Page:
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GCN : October 2014
As cyber threats evolve, do firewalls still have a role? THE FIREWALL, almost from the beginning, has been the keystone device for any organization’s cybersecu- rity program, and in many cases it still is. However, with the evolution of threats now aimed at organizations, the traditional firewall can no longer handle the most sophis- ticated attacks. But next-generation firewalls can. Or at least they pro- vide the basis for a more complete enterprise cyberse- curity plan. By including things such as application and deep packet inspection (DPI), they combine the capabili- ties of existing stateful firewalls with those of intrusion- detection and -prevention devices, and add capabilities such as malware filtering and Secure Sockets Layer (SSL) inspection. The traditional firewall was not designed to look beyond IP addresses, ports and protocols, said Jeff Falcon, a senior solutions architect at CDW, which gives them a very limited ability to provide security for applica- tion classification and control. That’s a key need today, as organizations need to know who is using certain applications and the data they can access. A widely accepted description of next-generation fire- walls by Gartner Research defines a range of minimum capabilities they need to have: • Non-disruptive, in-line configuration. • Standard legacy firewall capabilities, such as network- address translation, stateful protocol inspection and virtual- private networking. • Integrated signature-based intrusion prevention system engine. • Application awareness, full stack visibility and granular control. • Ability to incorporate intelligence from outside the firewall, such as directory-based policy, blacklists and white lists. • Upgrade path to include future information feeds and security threats. • SSL decryption to enable identifying undesirable en- crypted applications. With next-generation firewalls, “an organization may now begin to shift from a static ‘on-off’ switch for ports, protocols and known URLs to more of a dimmer switch strategy for safely on-boarding applications,” Falcon wrote in a recent blog post. Most next-generation firewalls are also designed to help organizations maximize the cloud, support malware analy- sis and sophisticated sandboxing techniques, and enable true IPS capabilities in a single architecture, he said. Application awareness is one of the more significant differences between next-generation firewalls and their ancestors. With that, IT administrators can get visibility into network traffic based on such things as information on actual users rather than just IP addresses, in addition to details on potential threats associated with certain applications. Allied with DPI and intrusion detection, security can be based on patterns of activity rather than just blocking certain ports, which can obstruct necessary traffic along with that which might contain malware and other threats. Administrators can detect how certain applications behave and build knowledge of threats based on that, which is the signature of today’s more sophisticated, targeted attacks. They can also build up information about how and when certain applications are used, giving them a better idea of when to allow the use of various non-essential applications and what they need to throttle back when the network is needed for more critical applications. • GET THE FULL REPORT ONLINE AT: GCN.com/CDWGCybersecurity Get More Online... Mobile Strategies Report Articles: DLP remains high on the list of cybersecurity priorities Attitudes about cloud security continue to evolve Mobility requires diligence about malware APTs: Changing the security mind-set SPONSORED REPORT: SNAPSHOT CYBERSECURITY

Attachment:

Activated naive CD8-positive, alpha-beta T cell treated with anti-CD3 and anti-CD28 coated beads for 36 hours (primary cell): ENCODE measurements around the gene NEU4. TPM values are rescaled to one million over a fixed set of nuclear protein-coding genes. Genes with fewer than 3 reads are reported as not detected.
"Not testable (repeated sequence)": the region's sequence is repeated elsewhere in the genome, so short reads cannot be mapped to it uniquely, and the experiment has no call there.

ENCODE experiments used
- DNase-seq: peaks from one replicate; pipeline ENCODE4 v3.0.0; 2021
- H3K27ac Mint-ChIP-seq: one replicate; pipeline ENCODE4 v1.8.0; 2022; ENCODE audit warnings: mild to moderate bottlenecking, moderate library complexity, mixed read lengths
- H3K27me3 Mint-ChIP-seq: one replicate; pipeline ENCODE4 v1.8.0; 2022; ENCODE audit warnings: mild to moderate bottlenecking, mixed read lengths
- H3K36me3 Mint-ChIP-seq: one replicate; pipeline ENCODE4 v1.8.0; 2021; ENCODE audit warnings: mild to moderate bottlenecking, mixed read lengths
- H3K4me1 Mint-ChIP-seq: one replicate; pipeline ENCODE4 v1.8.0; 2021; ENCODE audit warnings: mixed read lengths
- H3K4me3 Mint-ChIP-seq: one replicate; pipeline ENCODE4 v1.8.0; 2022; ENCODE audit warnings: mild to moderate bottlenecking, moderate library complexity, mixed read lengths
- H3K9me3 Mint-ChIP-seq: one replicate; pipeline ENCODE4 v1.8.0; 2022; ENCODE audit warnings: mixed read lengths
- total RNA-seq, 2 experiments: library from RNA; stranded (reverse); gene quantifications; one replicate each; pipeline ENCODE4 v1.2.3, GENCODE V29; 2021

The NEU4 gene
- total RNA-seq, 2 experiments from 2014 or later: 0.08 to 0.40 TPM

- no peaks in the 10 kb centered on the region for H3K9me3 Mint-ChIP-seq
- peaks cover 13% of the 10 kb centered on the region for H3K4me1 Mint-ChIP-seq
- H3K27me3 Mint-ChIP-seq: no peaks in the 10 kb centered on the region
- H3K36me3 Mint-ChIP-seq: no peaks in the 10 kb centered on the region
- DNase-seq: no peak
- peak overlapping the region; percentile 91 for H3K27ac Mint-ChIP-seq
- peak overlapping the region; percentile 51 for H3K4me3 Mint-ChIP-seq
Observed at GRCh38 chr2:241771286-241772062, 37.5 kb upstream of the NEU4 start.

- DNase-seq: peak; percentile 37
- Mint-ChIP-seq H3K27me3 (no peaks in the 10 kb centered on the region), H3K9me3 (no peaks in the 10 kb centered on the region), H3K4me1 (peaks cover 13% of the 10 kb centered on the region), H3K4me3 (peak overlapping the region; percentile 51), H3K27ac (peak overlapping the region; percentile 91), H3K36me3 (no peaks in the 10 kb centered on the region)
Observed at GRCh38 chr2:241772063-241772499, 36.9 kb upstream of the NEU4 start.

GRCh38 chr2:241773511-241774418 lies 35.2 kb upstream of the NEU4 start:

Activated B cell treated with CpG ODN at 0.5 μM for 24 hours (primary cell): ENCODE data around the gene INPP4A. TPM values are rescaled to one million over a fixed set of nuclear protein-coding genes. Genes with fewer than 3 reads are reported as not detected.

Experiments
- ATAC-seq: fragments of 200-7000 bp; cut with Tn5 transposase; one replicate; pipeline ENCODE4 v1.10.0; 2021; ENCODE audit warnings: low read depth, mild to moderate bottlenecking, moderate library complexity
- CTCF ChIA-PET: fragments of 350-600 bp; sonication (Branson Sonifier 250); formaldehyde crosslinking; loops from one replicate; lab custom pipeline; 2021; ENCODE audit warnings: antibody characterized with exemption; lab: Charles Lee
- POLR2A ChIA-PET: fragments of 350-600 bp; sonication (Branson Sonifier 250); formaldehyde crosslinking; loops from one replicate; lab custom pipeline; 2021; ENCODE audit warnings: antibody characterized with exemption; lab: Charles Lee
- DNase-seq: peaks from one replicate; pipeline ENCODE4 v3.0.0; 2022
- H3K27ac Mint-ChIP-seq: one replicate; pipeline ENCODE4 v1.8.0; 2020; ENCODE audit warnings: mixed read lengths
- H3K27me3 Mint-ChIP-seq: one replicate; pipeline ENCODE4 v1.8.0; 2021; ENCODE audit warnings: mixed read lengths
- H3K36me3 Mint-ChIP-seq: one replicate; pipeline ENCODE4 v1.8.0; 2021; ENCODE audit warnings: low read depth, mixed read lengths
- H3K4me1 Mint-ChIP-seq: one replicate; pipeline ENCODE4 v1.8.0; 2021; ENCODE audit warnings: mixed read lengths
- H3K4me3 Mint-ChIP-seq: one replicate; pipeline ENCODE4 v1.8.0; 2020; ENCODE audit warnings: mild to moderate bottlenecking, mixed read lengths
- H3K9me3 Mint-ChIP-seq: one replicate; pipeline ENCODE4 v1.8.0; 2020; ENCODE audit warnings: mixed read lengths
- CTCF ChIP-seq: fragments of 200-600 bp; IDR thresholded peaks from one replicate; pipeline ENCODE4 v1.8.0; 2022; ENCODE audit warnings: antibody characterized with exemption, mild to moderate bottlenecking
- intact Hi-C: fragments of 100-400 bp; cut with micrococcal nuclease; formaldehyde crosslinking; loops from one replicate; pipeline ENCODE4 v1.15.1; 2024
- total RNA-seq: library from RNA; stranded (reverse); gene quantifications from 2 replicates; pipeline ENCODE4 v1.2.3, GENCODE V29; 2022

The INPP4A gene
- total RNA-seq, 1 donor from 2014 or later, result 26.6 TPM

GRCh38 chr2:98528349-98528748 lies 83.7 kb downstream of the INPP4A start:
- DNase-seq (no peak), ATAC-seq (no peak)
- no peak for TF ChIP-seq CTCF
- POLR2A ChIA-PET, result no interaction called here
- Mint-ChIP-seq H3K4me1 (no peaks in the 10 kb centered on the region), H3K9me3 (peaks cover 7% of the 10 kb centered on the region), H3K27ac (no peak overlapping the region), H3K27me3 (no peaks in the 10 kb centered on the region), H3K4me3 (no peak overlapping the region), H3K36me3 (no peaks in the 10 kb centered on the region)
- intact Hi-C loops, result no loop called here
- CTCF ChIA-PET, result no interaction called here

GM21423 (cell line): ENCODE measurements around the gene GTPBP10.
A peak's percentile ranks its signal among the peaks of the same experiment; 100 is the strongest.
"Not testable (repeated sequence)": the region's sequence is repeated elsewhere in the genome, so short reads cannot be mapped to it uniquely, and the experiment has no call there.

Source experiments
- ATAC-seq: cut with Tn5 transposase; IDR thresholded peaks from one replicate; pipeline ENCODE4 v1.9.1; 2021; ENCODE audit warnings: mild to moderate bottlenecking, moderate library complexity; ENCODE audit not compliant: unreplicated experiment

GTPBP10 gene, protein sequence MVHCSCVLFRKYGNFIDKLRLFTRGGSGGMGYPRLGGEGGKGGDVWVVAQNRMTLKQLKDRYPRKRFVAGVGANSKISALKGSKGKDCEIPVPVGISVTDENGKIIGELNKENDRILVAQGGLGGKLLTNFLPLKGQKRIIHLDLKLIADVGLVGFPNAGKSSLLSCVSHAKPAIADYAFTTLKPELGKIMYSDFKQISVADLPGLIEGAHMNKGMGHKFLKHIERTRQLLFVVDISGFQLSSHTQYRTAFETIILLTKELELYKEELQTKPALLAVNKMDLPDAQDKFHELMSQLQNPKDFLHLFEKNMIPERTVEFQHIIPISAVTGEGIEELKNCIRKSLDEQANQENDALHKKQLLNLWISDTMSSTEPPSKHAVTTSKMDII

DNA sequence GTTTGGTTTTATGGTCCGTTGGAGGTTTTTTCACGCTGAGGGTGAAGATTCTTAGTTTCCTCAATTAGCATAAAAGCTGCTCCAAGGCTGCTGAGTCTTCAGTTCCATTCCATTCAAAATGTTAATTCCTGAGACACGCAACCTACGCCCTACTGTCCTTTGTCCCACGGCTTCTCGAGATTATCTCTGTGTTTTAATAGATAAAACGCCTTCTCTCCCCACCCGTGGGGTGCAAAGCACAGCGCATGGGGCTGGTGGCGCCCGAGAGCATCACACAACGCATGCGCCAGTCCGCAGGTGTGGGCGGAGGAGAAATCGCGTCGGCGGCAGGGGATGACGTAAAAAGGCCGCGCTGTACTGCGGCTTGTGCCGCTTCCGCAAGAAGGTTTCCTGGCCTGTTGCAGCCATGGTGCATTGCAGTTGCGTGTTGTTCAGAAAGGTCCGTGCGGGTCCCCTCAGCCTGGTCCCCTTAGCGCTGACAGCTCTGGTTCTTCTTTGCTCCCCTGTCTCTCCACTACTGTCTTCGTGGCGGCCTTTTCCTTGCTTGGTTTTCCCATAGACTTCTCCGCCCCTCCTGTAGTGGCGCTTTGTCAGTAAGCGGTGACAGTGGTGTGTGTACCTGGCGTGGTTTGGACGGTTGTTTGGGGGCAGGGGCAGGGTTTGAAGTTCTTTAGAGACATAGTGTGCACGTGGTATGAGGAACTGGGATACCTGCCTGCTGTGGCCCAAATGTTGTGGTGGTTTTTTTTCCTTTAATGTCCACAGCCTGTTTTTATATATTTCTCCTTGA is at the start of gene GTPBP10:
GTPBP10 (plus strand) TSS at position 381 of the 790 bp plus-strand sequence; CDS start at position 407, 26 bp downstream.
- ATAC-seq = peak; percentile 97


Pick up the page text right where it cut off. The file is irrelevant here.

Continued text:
November and December 2014